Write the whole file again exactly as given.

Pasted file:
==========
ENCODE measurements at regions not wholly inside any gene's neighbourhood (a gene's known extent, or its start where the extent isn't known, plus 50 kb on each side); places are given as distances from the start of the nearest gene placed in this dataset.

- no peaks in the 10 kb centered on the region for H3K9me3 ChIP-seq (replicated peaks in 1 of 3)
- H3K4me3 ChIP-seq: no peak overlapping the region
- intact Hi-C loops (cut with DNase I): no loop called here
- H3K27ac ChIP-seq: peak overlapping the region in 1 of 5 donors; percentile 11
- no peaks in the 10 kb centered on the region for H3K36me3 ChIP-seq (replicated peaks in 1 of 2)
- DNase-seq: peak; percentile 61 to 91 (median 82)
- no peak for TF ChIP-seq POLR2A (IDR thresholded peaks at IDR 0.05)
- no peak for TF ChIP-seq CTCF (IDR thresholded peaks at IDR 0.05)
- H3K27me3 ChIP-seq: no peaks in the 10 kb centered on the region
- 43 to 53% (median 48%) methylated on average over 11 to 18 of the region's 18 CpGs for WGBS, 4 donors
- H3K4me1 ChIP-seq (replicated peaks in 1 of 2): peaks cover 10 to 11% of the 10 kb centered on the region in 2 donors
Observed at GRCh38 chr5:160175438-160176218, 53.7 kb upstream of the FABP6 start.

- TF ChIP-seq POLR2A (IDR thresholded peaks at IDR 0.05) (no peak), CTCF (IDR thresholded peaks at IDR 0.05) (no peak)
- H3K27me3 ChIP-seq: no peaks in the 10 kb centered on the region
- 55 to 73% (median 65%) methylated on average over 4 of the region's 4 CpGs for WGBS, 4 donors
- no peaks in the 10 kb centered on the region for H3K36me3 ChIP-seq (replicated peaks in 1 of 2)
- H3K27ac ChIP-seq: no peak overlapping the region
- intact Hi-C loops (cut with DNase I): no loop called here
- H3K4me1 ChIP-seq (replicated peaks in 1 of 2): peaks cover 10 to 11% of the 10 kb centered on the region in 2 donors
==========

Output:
ENCODE measurements at regions not wholly inside any gene's neighbourhood (a gene's known extent, or its start where the extent isn't known, plus 50 kb on each side); places are given as distances from the start of the nearest gene placed in this dataset.

- no peaks in the 10 kb centered on the region for H3K9me3 ChIP-seq (replicated peaks in 1 of 3)
- H3K4me3 ChIP-seq: no peak overlapping the region
- intact Hi-C loops (cut with DNase I): no loop called here
- H3K27ac ChIP-seq: peak overlapping the region in 1 of 5 donors; percentile 11
- no peaks in the 10 kb centered on the region for H3K36me3 ChIP-seq (replicated peaks in 1 of 2)
- DNase-seq: peak; percentile 61 to 91 (median 82)
- no peak for TF ChIP-seq POLR2A (IDR thresholded peaks at IDR 0.05)
- no peak for TF ChIP-seq CTCF (IDR thresholded peaks at IDR 0.05)
- H3K27me3 ChIP-seq: no peaks in the 10 kb centered on the region
- 43 to 53% (median 48%) methylated on average over 11 to 18 of the region's 18 CpGs for WGBS, 4 donors
- H3K4me1 ChIP-seq (replicated peaks in 1 of 2): peaks cover 10 to 11% of the 10 kb centered on the region in 2 donors
Observed at GRCh38 chr5:160175438-160176218, 53.7 kb upstream of the FABP6 start.

- TF ChIP-seq POLR2A (IDR thresholded peaks at IDR 0.05) (no peak), CTCF (IDR thresholded peaks at IDR 0.05) (no peak)
- H3K27me3 ChIP-seq: no peaks in the 10 kb centered on the region
- 55 to 73% (median 65%) methylated on average over 4 of the region's 4 CpGs for WGBS, 4 donors
- no peaks in the 10 kb centered on the region for H3K36me3 ChIP-seq (replicated peaks in 1 of 2)
- H3K27ac ChIP-seq: no peak overlapping the region
- intact Hi-C loops (cut with DNase I): no loop called here
- H3K4me1 ChIP-seq (replicated peaks in 1 of 2): peaks cover 10 to 11% of the 10 kb centered on the region in 2 donors